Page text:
Building a better plate: Children need a variety of nutrients from different foods. There’s no such thing as a “perfect plate”, but a focus on fresh fruit and vegetables, complex carbohydrates, healthy fat, various sources of calcium, and lean protein goes a long way in ensuring they get what they need for optimum health. Cutting down on refined carbs, serving veggies with every meal, and adding in more whole-grains and fiber-rich legumes are a few keys to building a wholesome, filling plate.
60 minutes of movement: Current recommendations are for children to get at least one hour of physical activity per day. A mix of different exercises is best, but any kind of activity that gets kids to jump around and get sweaty is enough to reap the health benefits of physical fitness. Different families can create their own fun and unique ways of getting in that kind of extra movement according to their lifestyle and living conditions.
Better eating habits: Even if families find it challenging to eat together at the same time, parents should try to limit or eliminate screen-time during meals and snacks. Kids are actually excellent intuitive eaters, so they are much more likely to eat mindfully if they’re not distracted. There is also no need to ask them to “clean” their plates. Honoring their inherent skill at knowing when they’re hungry enough to eat and when they’re full will help them build a positive, long-lasting relationship with food.
Including kids in meal prep: Kids are much more likely to go for nutritious foods when they’re excited about them. Involving them in the preparation process, such as giving older children the task of making their own lunchboxes, is a good start. Younger children appreciate colorful plates, and can enjoy naming them as they “eat the rainbow”. It goes without saying that healthy meals don’t have to be boring, and just adding a dip of hummus, nut butter or Greek yogurt can make a simple snack of raw vegetables fun and extra appealing to young palates.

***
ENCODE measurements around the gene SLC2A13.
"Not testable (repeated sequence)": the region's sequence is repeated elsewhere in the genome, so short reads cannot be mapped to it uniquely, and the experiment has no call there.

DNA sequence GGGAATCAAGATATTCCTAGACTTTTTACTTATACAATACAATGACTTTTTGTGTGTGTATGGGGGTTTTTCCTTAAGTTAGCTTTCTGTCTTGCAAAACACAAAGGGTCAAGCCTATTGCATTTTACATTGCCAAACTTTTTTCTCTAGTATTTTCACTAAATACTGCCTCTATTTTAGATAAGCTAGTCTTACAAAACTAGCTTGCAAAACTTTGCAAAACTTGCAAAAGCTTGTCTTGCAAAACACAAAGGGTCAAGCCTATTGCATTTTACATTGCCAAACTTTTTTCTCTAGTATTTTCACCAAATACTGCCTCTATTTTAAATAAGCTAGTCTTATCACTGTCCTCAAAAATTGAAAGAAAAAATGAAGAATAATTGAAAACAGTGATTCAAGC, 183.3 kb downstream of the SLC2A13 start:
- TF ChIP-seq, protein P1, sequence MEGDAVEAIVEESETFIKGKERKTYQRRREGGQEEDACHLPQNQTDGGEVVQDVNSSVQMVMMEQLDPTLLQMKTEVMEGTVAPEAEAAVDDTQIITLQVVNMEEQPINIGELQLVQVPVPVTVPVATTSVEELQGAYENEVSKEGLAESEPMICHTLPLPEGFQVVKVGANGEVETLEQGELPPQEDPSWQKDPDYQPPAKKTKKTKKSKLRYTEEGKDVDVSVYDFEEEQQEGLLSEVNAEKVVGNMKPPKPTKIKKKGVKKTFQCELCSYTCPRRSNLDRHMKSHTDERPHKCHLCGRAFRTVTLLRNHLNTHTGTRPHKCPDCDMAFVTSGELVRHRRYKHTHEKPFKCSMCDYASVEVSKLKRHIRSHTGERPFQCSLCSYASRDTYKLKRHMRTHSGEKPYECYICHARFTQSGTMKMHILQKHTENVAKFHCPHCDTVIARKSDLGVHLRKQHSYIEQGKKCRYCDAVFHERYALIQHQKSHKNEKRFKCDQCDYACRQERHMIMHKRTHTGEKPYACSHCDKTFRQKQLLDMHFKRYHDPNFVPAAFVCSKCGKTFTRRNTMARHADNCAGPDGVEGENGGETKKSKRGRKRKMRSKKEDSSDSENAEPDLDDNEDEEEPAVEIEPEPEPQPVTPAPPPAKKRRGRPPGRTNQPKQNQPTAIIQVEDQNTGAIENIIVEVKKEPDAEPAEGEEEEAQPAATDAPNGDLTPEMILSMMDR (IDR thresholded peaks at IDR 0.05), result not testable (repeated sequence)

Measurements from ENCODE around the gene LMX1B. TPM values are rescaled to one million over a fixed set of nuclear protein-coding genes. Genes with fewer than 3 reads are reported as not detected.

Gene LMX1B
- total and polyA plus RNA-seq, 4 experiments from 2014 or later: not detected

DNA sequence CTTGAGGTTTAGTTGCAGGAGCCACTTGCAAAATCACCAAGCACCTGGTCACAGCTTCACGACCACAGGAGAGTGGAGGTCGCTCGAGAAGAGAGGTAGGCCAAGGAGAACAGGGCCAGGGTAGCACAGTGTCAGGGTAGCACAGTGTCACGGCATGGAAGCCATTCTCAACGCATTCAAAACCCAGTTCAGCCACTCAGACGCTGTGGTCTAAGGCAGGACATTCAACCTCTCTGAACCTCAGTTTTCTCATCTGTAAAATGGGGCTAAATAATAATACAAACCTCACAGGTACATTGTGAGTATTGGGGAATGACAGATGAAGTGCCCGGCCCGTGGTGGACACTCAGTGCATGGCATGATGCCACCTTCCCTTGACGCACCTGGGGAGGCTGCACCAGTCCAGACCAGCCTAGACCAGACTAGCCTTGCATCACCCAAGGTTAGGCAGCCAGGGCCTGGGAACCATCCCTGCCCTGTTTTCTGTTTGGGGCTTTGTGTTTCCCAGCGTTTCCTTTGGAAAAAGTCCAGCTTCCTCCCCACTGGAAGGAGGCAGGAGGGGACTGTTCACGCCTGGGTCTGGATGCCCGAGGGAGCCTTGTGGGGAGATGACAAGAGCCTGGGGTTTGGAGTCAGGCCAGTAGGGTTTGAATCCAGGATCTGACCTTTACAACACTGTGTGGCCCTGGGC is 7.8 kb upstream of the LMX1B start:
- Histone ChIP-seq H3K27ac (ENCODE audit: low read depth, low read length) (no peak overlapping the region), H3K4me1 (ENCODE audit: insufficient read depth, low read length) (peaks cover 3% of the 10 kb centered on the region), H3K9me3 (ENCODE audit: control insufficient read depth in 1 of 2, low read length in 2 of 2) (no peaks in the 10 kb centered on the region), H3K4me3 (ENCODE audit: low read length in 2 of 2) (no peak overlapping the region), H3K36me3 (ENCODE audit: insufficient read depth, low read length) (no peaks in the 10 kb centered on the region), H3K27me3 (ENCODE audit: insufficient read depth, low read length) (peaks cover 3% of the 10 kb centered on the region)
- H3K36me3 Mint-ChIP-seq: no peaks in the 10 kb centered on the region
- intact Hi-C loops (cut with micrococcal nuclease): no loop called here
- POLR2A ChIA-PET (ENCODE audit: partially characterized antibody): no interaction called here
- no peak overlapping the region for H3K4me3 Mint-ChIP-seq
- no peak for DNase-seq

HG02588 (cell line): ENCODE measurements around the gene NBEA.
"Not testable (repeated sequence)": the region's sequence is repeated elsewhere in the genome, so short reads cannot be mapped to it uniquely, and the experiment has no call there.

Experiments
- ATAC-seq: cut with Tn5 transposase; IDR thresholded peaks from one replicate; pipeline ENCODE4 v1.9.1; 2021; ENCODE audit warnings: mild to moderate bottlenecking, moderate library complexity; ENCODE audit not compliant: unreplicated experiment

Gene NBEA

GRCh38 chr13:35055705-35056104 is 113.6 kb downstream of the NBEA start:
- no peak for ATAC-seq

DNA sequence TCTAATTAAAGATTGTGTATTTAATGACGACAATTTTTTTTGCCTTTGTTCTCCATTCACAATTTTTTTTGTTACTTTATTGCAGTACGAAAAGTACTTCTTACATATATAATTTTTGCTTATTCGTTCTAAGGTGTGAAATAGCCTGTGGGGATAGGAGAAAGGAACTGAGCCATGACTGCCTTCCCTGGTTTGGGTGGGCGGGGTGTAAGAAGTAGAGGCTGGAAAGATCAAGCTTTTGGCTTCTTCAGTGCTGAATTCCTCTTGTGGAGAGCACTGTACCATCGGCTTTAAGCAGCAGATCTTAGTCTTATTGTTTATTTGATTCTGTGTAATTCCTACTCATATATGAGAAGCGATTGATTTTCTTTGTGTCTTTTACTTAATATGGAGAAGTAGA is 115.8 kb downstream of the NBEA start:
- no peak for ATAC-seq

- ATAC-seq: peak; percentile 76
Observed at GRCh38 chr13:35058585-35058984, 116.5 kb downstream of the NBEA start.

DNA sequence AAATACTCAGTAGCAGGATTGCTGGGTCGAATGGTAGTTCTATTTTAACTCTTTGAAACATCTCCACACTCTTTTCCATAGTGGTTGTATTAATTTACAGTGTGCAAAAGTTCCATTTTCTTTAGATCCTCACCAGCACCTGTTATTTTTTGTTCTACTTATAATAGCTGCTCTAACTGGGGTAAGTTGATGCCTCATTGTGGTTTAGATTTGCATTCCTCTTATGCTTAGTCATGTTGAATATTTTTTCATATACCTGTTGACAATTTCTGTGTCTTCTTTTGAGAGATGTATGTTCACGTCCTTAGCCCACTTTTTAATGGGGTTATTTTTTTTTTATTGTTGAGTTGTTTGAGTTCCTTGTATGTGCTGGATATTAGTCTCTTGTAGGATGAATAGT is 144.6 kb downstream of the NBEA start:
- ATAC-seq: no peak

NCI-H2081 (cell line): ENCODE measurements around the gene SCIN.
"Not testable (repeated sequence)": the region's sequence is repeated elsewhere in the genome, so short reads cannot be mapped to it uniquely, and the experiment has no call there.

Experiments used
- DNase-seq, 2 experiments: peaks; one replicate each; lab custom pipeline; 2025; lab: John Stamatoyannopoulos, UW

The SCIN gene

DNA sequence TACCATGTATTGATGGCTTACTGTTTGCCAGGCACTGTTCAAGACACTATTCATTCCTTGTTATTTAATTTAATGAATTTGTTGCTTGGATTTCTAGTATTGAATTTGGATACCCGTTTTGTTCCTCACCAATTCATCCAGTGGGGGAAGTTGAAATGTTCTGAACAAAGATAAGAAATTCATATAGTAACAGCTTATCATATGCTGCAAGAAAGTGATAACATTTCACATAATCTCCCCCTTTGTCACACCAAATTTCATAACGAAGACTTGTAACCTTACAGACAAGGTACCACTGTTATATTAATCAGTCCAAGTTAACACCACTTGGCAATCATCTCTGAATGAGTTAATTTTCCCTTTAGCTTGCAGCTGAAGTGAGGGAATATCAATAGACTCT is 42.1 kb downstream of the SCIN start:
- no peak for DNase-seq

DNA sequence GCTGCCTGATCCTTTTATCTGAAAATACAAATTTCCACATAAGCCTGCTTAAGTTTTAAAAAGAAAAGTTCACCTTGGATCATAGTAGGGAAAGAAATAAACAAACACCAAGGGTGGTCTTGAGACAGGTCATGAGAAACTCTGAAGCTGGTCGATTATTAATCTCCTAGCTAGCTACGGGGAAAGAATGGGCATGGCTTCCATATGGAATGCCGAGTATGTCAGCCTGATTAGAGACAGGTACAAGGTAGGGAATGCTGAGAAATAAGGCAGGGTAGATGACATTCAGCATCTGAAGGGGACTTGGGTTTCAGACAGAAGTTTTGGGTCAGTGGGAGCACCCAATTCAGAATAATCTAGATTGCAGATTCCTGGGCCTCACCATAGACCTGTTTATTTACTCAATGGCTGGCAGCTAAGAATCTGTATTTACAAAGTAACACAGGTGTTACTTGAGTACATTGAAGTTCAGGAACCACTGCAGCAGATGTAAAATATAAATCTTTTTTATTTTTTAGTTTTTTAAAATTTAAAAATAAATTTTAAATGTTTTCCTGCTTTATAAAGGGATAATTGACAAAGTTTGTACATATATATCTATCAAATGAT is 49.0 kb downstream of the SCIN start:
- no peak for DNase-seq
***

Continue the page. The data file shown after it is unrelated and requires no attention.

The health issue of obesity is complex and multi-faceted; lifestyle and nutrition only play a part in its causes and potential solutions. But undoubtedly, any positive and progressive changes in those areas from childhood can certainly make a difference that should last a healthy lifetime.
Learning about nutrition: Educating children on what their bodies need to function at their best is probably the most important part of this journey. A child is more likely to choose to snack on fruit and nuts more often than cookies when they understand the nutritious value of both. Complete restriction of certain foods and imposing others only works to frustrate both parents and children. It’s better to discuss why healthy nutrition matters instead of forcing the broccoli “because we said so.”
Nevine Baligh is an AFPA certified Nutrition and Wellness Coach who runs Healthy-ish, a nutrition and wellness consultation service. She believes lifestyle changes are the key to a healthier, happier life … with a slice of pizza on the side!
AFPA certified Nutrition and Wellness Coach
Email: [email protected]